Fibrinolytic enzymes capable of cleaving fibrinogen and fibrin have been identified in the venom of L. obliqua. Lonofibrase has been described among them, which is a fibrinogenolytic enzyme of 35 kDa, involved in the rapid and selective degradation of fibrinogen α chains and, with less efficiency, β. Furthermore, Lonofibrase presents a fibrin cleaving capacity different to that observed with plasmin, suggesting different mechanisms of action.44

Conclusion

Most accidents with humans involve a relatively small amount of inoculated venom. Thus, possible indirect effects produced from a cellular response to the venom components should be considered. The increased regulation of several genes could cause this response leading to the activation and migration of inflammatory cells, degradation of plasma proteins and of the extracellular matrix, and increased procoagulant activity in the plasma of patients. Furthermore, such genes could participate in the inflammation, edema and pain observed in poisoned patients, as well as amplification of the activation of the fibrinolytic system, and disseminated intravascular coagulation.45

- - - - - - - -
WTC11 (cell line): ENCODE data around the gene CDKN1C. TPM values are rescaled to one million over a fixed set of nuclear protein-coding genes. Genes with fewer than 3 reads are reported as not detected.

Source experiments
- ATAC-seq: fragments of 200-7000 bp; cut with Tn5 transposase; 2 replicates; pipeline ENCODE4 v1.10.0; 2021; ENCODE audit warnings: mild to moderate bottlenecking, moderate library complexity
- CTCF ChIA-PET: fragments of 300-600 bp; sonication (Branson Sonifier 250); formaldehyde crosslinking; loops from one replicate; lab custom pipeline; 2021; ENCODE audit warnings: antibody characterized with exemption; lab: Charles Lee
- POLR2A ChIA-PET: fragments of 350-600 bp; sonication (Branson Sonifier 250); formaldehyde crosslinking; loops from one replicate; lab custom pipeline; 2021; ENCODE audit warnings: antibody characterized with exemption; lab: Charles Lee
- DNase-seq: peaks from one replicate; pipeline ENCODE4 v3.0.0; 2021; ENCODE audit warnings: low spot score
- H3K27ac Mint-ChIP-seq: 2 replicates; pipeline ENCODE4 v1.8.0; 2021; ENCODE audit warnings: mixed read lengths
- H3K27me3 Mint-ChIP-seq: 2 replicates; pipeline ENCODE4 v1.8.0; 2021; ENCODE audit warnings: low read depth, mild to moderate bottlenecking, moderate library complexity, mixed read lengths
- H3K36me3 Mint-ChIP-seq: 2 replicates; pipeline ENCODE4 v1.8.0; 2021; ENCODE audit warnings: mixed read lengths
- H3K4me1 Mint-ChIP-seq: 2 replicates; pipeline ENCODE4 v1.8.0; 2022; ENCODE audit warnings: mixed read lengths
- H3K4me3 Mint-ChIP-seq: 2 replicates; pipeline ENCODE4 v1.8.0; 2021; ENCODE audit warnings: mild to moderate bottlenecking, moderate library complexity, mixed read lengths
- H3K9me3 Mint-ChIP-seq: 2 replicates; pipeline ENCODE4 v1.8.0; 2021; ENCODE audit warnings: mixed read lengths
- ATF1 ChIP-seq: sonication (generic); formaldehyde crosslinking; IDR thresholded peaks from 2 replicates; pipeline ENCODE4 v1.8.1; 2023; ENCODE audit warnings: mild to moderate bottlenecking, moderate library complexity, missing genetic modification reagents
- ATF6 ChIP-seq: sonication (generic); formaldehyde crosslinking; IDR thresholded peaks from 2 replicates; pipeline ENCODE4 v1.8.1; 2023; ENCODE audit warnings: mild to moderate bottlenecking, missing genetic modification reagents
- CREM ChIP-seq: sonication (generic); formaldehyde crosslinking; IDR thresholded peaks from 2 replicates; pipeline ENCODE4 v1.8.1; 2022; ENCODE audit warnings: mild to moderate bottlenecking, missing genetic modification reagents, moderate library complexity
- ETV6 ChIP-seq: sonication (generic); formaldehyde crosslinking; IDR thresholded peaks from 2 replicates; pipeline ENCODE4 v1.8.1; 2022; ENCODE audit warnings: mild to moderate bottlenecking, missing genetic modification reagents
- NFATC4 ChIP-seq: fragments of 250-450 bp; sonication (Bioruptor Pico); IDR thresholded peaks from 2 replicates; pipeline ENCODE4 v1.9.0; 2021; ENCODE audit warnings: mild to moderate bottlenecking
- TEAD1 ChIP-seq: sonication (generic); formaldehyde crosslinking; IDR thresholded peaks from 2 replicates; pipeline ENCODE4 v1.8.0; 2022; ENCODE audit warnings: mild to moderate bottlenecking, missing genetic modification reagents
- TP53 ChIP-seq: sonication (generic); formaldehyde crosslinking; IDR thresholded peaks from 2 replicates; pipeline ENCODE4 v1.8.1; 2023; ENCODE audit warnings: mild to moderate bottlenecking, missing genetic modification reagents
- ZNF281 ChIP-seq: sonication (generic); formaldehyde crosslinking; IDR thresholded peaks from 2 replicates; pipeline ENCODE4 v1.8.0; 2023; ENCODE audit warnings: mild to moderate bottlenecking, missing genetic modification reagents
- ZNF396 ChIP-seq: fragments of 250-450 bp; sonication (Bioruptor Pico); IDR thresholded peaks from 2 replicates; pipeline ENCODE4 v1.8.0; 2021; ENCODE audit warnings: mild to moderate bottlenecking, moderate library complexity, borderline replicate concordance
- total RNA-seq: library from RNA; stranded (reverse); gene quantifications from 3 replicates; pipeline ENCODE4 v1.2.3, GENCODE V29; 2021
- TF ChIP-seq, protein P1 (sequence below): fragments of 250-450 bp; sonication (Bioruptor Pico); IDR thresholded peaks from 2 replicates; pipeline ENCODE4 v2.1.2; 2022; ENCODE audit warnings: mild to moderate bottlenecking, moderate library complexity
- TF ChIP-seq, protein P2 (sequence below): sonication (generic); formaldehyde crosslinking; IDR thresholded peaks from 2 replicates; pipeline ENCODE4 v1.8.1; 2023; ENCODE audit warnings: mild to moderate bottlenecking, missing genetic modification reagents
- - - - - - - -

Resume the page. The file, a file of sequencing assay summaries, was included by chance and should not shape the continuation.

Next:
To date, specific laboratory tests have not been described, and the clinical manifestations that lead the victim to seek medical attention may take time to appear, preventing accurate diagnosis and appropriate clinical management at times. Therefore, knowledge of physiological events of hemostasis and their interrelations is indispensable so that proper treatment can be given by the health professionals involved in the care of individuals poisoned by L. obliqua caterpillars.

The mechanisms through which L. obliqua venom produces effects on hemostasis have not been fully clarified. Thus, more studies in this respect are required.

Study conducted at Universidade Feevale, Novo Hamburgo, RS, Brazil

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Received: June 6, 2014; Accepted: June 15, 2014

* Correspondence: Address: ERS 239, 2755 Novo Hamburgo, RS – Brazil Postal code: 93352-000 silvianem@yahoo.com.br smaggi@ucs.br

Conflict of interest: none